Like every Hazelcast client, our Python client also supports adding listeners to distributed objects to retrieve events of different types like entry events, cluster events and more. Adding listeners to our previously created map is also easy:

Python client supports adding listeners to distributed objects.

def item_added(event):
    print("item_added", event)

def item_removed(event):
    print("item_removed", event)

my_map.add_entry_listener(include_value=True, added=item_added, removed=item_removed)

After adding the listeners, the above functions will be called accordingly.


Python client has full support of all Hazelcast internal serialization techniques, including IdentifiedDataSerializable and Portable. Those serialization systems are optimized for different use cases, to learn more about the advantages and disadvantages please see the Hazelcast documentation or our blogpost.

One feature of the Portable serialization is to support server side queries without the need to re-ensemble the same class on the Java side. A simple Portable implementation class is shown below.

from hazelcast.serialization.api import Portable

class Customer(Portable):
    def __init__(self, id=None, name=None, surname=None, mobile=None):
        self.id = id
        self.name = name
        self.surname = surname
        self.mobile = mobile

    def write_portable(self, writer):
        writer.write_int("id", self.id)
        writer.write_utf("name", self.name)
        writer.write_utf("surname", self.surname)
        writer.write_utf("mobile", self.mobile)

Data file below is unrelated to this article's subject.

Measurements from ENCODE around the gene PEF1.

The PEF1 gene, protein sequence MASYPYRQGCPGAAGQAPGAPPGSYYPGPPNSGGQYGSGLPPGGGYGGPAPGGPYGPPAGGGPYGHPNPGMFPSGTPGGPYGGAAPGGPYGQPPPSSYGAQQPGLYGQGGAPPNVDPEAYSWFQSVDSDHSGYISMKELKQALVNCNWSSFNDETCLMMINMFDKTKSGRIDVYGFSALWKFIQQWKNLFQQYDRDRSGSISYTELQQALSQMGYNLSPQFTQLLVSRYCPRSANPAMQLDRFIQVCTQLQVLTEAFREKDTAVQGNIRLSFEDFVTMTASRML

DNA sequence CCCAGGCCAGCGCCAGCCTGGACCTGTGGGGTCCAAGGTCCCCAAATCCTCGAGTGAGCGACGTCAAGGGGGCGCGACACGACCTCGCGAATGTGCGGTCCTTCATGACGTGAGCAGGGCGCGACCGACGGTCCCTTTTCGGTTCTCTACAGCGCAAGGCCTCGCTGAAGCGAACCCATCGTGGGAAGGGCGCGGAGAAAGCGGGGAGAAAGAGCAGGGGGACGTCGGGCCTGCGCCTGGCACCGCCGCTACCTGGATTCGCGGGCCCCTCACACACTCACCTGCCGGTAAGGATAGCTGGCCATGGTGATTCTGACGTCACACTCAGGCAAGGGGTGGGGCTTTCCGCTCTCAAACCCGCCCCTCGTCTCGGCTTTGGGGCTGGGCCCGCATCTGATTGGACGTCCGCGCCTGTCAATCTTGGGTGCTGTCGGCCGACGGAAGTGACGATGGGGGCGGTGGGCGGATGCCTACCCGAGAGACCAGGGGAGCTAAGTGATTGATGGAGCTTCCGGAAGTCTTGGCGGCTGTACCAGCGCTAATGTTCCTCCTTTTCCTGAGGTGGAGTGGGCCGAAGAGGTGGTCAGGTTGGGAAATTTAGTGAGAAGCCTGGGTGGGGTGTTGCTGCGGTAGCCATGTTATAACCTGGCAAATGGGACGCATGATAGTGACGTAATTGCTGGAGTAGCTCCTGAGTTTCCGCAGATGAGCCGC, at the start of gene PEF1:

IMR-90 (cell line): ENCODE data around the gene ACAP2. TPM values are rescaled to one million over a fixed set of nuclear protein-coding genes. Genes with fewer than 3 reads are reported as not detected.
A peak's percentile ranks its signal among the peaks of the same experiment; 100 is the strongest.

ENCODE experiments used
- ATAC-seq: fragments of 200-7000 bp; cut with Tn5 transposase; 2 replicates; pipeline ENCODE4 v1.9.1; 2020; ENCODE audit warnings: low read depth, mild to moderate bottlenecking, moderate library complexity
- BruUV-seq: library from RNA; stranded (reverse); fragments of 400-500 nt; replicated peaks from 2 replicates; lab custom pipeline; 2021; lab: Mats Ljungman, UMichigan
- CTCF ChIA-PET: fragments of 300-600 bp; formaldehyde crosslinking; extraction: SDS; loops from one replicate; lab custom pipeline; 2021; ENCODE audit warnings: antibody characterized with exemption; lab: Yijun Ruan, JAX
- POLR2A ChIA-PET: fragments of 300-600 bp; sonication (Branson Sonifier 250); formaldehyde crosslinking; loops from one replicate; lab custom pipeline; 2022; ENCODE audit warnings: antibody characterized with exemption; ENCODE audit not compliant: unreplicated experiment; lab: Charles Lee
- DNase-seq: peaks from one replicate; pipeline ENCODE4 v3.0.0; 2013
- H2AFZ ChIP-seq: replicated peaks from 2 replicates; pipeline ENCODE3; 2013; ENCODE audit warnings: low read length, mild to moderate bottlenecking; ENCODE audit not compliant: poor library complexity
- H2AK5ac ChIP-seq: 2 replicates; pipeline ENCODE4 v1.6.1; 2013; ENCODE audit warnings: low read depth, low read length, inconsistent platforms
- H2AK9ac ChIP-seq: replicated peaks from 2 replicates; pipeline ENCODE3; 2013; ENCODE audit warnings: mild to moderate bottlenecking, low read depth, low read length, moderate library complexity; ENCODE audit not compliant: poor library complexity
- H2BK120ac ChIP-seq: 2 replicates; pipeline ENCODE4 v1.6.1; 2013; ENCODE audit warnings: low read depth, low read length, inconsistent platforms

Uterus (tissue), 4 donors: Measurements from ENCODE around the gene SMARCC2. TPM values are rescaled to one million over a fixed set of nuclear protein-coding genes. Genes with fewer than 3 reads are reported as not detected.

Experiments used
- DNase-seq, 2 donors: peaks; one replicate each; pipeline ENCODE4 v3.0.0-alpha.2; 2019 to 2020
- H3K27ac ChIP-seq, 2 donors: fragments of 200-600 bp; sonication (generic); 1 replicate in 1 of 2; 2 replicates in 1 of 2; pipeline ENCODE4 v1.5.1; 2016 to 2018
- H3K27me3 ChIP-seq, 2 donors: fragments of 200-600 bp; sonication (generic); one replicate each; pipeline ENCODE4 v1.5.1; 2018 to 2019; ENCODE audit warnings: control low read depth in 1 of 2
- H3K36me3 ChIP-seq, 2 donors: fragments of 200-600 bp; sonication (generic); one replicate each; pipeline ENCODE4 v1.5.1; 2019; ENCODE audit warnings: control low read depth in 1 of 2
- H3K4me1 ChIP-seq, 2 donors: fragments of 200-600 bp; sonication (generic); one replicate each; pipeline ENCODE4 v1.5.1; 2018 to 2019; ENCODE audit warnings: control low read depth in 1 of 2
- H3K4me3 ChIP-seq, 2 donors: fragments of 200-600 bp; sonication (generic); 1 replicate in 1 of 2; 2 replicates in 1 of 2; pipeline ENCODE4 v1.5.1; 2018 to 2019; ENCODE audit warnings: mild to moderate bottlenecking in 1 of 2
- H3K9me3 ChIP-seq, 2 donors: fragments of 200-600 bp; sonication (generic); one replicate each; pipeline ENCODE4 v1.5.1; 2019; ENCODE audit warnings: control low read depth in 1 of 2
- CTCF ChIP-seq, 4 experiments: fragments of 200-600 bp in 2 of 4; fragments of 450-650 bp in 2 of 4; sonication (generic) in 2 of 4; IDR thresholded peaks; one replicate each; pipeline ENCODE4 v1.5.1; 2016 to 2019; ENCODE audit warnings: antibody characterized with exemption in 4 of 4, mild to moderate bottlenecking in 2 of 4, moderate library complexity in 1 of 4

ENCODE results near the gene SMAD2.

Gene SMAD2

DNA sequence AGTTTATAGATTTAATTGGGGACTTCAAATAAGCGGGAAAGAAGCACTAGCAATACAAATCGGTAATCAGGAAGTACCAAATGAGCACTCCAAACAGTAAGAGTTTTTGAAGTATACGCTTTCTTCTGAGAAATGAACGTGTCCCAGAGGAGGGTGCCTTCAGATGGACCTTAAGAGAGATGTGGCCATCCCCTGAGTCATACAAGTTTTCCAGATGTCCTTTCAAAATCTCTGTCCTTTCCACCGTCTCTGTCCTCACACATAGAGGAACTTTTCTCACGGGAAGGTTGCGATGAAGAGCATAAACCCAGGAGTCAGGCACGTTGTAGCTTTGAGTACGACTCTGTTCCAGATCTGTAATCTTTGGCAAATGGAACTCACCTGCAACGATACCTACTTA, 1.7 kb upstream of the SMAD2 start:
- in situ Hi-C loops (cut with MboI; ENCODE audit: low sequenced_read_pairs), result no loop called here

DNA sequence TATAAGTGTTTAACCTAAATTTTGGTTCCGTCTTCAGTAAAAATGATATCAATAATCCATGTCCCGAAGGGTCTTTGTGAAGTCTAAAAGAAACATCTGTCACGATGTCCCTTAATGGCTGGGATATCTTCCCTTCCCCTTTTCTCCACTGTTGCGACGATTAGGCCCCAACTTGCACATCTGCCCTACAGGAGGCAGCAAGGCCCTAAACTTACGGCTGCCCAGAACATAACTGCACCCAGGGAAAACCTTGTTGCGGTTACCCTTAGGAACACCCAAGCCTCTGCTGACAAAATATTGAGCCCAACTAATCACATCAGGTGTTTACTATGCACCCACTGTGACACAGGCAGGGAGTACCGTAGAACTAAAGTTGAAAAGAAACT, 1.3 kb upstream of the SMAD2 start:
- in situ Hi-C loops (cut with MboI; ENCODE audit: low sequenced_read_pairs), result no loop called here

def read_portable(self, reader):
        self.id = reader.read_int("id")
        self.name = reader.read_utf("name")
        self.surname = reader.read_utf("surname")
        self.mobile = reader.read_utf("mobile")

    def get_factory_id(self):
        return FACTORY_ID

    def get_class_id(self):
        return CLASS_ID

Now we need to register the Portable class with our Hazelcast client configuration before we create the client instance.

config = hazelcast.ClientConfig()
config.serialization_config.portable_factories[FACTORY_ID] = \
    {Customer.CLASS_ID: Customer}
client = hazelcast.HazelcastClient(config)
my_map = client.get_map("map").blocking()

After inserting data into the map, you're now able to query information on server side without having an actual Java class.

# my_map is populated with (id, Customer)
sequence = my_map.values(sql("name ILIKE 'Jon%'"))
for customer in sequence:


While the Hazelcast Python client already supports quite a lot of features, the development continues with bug fixes and performance improvements. Please feel free to send your contributions and/or bug reports using the following means:

Learn what it’s like to use Hazelcast as the backbone of your Microservices architecture, brought to you in partnership with Hazelcast.


Published at DZone with permission of Asim Arslan, DZone MVB. See the original article here.

Opinions expressed by DZone contributors are their own.